The next day we went to Bodfish Bikes and Quiet Mountain Sports in Chester. We got the name and directions for a clear mountain meadow Willow Lake and we headed up there. There were others camped there too but few enough that we had the lake to ourselves for swimming and later this moonlight walk with cranes making their odd honking and an easy meadow trail to follow.
 We stopped at Bodfish again to ask about another lake and this one is sacred to the Mountain Maidu people and no photos are to be taken so I have none. That was an incredible place... Up against the Keddie Ridge.. a 2.8 mile walk in, icy waters and amazing rocks. The views out from the ridge saddle are to Mountain Meadows in one direction and down to Indian Valley and Greenville to the other side. We had two days of hiking up there and some excitement with rain, thunder and lightning but otherwise very infrequent humanity and a great sense of peace.
 Then we came back down to Almanor and put in at the south end of the lake.. the clouds were amazing and we almost got loaded up unscathed but ended up soaked in the fierce squall that swept through.. which we didn't much mind.
 Soon after, the sunset was purple but brief and closed in 4 days of swimming, hiking and boating without using fossil fuels...thanks to Michael's commitment to processing  veggie oil before we came. Today he is back to chemo but we are still partly back up there in the high country through the soreness of our muscles and the dry sleek feel of our skin.

Friday, August 8, 2014

One Mile between Hiroshima and Nagasaki

 Every year we commemorate the atomic bombings of Hiroshima and Nagasaki. Every year it is the hottest time of year and usually the energy of the town is lethargic. I think back on our commemorations and do not find that that was always true but of late nuclear war has faded from the criticality list of people concerned about the loss of life in Gaza or hundreds of other worries.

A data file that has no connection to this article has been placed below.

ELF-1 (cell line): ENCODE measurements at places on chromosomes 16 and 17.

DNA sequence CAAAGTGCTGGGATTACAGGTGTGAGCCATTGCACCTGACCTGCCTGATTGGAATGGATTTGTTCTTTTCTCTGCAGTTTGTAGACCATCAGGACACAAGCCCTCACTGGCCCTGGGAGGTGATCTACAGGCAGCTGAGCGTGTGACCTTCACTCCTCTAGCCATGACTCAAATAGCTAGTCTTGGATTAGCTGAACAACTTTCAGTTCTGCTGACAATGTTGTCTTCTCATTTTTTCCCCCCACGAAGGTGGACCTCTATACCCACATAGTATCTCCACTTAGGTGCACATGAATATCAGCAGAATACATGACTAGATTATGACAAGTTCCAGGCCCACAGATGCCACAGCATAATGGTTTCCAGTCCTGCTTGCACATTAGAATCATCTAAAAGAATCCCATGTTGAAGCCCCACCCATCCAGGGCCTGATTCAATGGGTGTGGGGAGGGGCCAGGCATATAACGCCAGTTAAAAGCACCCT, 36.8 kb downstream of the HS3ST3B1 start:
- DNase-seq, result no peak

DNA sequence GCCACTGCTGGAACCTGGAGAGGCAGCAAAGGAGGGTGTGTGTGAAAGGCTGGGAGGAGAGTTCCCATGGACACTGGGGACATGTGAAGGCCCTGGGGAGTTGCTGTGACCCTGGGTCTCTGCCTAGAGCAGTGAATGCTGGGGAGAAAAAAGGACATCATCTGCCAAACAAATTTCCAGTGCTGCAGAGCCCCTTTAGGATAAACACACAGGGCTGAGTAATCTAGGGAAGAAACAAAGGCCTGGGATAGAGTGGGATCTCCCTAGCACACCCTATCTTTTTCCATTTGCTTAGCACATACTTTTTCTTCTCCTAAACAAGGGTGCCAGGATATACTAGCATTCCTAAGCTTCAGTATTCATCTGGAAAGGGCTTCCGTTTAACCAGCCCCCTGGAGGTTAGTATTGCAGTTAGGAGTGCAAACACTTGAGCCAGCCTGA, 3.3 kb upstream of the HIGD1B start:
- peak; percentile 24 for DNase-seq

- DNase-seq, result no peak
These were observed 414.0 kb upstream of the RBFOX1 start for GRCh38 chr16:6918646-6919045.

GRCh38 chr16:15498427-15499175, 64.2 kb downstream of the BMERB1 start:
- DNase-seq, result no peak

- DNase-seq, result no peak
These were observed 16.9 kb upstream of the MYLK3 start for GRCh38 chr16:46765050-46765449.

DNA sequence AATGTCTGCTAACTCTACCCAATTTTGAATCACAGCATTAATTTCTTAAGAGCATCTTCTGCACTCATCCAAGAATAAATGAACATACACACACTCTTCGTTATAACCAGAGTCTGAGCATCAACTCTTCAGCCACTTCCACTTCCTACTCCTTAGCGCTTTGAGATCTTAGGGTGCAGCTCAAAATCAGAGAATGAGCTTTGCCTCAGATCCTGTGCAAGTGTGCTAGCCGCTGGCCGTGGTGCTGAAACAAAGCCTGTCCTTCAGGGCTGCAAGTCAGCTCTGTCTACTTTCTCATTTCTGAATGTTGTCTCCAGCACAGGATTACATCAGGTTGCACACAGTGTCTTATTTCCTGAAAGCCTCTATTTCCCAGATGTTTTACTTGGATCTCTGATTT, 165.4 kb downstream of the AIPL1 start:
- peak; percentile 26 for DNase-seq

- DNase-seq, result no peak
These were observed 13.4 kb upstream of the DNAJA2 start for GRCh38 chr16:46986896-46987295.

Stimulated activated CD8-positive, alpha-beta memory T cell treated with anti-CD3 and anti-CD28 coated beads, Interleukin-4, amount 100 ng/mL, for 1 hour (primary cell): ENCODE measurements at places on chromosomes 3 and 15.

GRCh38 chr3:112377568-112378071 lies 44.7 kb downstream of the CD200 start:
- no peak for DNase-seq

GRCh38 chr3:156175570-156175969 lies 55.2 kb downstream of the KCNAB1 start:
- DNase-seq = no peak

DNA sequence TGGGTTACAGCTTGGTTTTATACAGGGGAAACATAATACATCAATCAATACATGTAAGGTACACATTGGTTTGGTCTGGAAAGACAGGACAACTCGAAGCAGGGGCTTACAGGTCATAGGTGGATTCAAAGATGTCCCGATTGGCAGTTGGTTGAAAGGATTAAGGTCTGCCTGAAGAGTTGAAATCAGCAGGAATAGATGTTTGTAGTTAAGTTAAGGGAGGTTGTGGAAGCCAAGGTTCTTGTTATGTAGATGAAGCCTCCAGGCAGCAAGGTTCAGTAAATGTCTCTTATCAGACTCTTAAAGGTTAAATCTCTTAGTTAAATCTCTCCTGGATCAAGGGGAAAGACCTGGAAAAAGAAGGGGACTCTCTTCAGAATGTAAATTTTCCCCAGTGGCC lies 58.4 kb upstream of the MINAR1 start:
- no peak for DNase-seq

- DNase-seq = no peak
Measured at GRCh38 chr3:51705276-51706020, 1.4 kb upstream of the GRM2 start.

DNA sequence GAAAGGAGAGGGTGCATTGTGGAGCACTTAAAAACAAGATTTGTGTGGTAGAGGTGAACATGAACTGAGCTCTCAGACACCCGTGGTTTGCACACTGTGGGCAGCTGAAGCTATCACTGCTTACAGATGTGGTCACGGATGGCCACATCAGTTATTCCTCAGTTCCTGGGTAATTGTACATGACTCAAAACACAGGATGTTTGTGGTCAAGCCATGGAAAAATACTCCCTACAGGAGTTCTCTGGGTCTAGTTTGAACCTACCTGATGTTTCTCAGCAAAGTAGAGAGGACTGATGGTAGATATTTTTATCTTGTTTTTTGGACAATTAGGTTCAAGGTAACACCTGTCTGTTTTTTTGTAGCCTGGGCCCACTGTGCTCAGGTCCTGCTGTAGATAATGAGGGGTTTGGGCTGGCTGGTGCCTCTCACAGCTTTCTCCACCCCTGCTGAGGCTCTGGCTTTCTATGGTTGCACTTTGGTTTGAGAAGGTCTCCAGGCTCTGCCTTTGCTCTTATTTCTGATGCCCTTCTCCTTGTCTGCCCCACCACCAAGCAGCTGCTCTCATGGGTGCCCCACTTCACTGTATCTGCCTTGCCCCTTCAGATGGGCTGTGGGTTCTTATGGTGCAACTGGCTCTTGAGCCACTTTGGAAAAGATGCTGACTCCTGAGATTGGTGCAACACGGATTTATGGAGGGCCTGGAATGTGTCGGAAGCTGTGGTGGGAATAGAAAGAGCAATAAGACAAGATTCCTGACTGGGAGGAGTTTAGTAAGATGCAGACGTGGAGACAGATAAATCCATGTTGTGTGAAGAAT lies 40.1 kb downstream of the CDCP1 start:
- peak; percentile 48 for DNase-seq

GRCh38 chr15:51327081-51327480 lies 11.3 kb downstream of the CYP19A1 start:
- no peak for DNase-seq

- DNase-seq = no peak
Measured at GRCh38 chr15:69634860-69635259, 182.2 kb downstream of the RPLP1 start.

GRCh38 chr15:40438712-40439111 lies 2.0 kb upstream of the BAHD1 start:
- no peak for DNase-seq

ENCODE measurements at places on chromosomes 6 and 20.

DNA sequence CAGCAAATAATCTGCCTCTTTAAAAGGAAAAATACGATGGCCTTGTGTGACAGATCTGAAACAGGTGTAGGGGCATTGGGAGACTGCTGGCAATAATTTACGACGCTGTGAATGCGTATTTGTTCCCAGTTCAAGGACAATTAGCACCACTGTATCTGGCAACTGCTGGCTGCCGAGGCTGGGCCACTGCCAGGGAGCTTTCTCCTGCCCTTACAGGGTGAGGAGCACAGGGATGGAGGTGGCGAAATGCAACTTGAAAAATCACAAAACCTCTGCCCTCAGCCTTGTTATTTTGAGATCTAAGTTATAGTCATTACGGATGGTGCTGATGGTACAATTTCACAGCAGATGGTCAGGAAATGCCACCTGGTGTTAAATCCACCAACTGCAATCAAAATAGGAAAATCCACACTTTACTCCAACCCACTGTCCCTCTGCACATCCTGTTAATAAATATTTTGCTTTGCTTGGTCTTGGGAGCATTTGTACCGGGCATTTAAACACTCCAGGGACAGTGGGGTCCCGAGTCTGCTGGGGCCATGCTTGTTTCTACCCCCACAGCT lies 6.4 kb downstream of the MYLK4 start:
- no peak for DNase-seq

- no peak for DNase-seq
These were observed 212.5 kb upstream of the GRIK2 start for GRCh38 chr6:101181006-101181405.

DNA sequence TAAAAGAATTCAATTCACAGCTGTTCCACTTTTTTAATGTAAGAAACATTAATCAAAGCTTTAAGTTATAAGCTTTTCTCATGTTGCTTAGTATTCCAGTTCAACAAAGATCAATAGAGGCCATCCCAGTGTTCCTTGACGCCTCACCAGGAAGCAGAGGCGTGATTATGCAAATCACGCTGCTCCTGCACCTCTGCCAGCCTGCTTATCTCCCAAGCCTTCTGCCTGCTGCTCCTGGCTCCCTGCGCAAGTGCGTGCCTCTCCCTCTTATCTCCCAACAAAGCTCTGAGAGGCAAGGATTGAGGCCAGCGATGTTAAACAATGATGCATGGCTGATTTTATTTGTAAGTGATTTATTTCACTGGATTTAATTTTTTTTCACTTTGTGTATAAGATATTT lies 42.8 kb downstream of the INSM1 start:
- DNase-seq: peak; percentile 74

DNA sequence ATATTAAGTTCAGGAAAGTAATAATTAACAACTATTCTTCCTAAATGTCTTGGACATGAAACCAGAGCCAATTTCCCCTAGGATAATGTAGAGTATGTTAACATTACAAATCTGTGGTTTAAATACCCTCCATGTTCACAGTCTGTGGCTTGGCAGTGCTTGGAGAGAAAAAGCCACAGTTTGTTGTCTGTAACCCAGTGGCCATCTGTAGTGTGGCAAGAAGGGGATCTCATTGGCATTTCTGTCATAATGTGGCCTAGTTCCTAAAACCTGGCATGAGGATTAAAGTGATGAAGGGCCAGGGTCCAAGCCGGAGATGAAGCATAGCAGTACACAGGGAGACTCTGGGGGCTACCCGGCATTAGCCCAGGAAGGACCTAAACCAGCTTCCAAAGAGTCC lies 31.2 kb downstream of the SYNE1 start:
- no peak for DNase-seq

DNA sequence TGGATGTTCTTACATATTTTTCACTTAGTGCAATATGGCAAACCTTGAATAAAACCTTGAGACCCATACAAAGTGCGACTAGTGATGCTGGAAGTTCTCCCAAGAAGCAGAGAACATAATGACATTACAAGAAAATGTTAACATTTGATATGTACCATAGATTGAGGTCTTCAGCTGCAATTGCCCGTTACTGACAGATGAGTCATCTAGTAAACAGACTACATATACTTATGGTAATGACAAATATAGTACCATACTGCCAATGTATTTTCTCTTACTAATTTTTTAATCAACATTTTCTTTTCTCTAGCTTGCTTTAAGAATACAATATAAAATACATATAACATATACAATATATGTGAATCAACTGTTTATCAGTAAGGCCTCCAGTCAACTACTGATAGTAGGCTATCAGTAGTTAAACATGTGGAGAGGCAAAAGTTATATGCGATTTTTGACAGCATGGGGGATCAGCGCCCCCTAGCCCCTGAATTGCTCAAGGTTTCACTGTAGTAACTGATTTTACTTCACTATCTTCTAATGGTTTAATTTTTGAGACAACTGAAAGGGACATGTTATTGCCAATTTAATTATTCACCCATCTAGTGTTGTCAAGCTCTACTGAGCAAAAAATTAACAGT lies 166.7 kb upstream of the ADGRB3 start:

This year the call came out subdued and last minute but with the quiet resolve of Diane Suzuki's voice. We met here at One Mile in strange post rain humid but cool weather and walked a little bit upstream to where two Tai Chi practitioners were completing their forms.
 In the quiet, almost still waters of our drought quieted Big Chico Creek we stood and rang bells at the time of the Hiroshima bombing... we didn't face East, we faced our life giving endangered water.
 We spoke of the inspiration of Ancestors and closed a small circle with the surrender to time and the visage of perhaps more war and suffering to come as balanced by the beauty and nurture we experience in the earth around us... the Good so palpable and available.
 On Saturday, tomorrow, people will meet again... for Nagasaki a busy street corner before our regular Peace Endeavor Vigil... the bells, the cranes, the thoughts and prayers winging on concrete, surrounded by the structures of commerce.
 We read a children's book about the Cherry Tree of Hiroshima, how burned and wounded it was, yet how it has blossomed and created new cherry trees. The legend of the Phoenix, the story of earth, always remaking itself after every seemingly terminal event. All our planet has to do is stay in alignment with its sun and what we do may not matter so much in the very long run.
 But we are here now. Witness to the beauty and seeming stillness within the incredible energy of Livingness and also witness to the degradation, forgetfulness and outright determination to destroy. We are hinged between catastrophes as well as celebrations and ride the solemn peace train forward to the next bend in the river of our lives. We continue to write our wishes on the wings of paper cranes as they fly all over the world. In Loving Memory of all those who have suffered.